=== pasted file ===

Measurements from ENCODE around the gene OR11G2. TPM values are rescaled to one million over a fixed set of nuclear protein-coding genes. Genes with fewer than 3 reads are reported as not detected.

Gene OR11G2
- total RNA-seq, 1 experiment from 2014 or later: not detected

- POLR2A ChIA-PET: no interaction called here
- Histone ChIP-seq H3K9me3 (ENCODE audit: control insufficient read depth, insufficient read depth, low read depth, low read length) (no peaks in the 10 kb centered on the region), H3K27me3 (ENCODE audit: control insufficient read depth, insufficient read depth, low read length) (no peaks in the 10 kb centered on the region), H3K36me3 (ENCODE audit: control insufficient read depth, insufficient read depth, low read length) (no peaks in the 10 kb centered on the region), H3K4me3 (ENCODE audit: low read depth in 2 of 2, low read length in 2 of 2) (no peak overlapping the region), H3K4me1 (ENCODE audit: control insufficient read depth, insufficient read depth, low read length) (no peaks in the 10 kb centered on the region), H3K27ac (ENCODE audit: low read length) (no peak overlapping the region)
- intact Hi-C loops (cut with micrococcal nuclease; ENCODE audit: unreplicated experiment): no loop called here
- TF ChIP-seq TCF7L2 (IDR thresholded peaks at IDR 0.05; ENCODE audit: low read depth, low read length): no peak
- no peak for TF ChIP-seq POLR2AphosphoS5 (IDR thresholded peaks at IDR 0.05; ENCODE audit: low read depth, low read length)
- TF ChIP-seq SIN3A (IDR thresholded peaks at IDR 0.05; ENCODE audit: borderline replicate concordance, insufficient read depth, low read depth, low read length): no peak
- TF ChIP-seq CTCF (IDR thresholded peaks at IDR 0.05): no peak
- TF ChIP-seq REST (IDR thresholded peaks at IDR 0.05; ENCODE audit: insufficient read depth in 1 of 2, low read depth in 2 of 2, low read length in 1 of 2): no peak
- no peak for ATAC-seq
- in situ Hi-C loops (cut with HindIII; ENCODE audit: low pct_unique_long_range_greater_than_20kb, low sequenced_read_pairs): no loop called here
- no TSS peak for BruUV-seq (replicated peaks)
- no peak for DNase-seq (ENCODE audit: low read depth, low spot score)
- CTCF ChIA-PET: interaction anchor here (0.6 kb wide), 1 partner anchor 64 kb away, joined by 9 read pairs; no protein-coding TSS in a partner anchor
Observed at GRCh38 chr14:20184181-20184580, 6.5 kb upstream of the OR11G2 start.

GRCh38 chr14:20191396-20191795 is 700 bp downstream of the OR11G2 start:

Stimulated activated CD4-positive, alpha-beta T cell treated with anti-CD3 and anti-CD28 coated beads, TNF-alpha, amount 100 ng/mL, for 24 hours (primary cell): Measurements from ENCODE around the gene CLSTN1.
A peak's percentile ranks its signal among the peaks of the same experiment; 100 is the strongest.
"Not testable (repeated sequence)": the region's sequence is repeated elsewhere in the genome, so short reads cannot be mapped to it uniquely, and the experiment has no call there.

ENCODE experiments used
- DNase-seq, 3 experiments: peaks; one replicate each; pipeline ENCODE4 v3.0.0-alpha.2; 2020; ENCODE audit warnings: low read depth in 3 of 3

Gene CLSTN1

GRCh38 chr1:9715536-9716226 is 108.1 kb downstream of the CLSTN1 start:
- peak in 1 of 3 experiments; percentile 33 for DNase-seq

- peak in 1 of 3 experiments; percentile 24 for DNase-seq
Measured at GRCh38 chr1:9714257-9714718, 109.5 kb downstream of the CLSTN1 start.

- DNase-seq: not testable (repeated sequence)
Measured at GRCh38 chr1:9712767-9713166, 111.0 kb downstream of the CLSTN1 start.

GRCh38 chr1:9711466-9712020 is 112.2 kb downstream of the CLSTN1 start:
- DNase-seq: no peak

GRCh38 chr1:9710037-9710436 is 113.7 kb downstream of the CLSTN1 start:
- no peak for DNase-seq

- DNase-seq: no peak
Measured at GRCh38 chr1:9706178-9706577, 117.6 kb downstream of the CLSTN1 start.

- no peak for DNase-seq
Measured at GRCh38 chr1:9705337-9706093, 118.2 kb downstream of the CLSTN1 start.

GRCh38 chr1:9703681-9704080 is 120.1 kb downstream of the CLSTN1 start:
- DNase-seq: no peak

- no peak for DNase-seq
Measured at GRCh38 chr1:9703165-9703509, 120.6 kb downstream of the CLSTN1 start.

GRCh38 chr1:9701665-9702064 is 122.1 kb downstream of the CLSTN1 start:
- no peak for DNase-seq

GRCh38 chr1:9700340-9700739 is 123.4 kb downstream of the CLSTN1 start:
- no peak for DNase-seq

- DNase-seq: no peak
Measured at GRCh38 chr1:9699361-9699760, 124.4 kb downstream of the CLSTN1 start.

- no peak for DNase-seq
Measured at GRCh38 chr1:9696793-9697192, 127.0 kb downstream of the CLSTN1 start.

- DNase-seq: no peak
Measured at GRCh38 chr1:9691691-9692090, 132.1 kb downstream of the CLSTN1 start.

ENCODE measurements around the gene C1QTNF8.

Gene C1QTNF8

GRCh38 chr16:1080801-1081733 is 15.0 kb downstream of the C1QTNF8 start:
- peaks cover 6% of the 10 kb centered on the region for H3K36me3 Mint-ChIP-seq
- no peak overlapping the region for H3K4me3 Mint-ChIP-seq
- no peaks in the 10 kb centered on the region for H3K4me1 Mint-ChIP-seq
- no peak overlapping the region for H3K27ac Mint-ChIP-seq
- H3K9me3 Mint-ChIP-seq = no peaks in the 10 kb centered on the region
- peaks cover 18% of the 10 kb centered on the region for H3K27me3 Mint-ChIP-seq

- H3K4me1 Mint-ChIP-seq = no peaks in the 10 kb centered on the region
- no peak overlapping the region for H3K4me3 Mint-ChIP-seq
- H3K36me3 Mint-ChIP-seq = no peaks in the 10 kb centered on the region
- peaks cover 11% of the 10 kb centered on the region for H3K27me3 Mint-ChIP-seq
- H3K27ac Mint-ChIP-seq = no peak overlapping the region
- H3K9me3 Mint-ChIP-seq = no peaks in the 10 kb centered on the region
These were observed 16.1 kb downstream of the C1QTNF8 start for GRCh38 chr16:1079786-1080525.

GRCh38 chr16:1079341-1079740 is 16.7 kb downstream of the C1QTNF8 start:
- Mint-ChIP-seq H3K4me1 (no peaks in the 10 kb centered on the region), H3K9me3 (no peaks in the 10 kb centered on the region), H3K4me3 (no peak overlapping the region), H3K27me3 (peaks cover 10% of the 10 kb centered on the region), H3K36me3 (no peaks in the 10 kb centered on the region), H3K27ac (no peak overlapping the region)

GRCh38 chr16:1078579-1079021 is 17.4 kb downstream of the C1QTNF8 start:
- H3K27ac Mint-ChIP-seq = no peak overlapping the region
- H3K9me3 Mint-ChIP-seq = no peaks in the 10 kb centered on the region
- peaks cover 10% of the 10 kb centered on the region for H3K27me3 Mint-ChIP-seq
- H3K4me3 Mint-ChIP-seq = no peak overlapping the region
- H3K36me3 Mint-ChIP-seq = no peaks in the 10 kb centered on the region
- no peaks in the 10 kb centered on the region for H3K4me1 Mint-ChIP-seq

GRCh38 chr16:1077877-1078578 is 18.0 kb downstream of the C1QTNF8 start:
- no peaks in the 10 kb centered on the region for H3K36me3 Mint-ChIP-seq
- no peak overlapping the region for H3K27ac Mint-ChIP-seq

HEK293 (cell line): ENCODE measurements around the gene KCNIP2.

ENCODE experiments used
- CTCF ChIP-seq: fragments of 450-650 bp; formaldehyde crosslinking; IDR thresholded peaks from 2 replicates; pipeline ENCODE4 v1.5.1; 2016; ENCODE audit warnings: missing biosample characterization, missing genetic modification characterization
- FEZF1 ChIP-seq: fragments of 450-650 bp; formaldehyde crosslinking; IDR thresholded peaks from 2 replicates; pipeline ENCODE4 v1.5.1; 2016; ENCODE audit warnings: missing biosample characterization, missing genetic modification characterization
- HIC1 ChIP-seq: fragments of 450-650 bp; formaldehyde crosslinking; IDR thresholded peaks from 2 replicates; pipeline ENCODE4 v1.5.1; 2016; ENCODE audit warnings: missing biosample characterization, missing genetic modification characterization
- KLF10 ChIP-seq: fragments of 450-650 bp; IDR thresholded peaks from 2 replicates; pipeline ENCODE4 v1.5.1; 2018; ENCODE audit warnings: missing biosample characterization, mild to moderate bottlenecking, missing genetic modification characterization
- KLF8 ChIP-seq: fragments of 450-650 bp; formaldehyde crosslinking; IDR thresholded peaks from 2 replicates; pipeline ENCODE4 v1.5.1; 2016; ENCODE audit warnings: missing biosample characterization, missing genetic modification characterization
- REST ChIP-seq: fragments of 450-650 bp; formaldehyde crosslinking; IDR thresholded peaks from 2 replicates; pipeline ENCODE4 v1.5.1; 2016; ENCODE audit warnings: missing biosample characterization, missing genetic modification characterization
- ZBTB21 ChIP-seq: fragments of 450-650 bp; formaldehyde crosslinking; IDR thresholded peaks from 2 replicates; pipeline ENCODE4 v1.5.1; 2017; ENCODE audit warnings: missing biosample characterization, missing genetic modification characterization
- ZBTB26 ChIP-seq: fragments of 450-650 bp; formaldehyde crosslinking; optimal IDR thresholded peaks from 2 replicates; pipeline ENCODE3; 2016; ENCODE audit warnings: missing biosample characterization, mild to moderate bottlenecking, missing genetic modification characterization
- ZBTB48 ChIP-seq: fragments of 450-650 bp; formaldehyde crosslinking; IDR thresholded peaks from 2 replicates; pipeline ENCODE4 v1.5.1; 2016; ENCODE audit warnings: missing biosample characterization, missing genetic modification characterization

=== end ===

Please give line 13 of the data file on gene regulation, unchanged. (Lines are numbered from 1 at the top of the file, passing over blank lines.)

- in situ Hi-C loops (cut with HindIII; ENCODE audit: low pct_unique_long_range_greater_than_20kb, low sequenced_read_pairs): no loop called here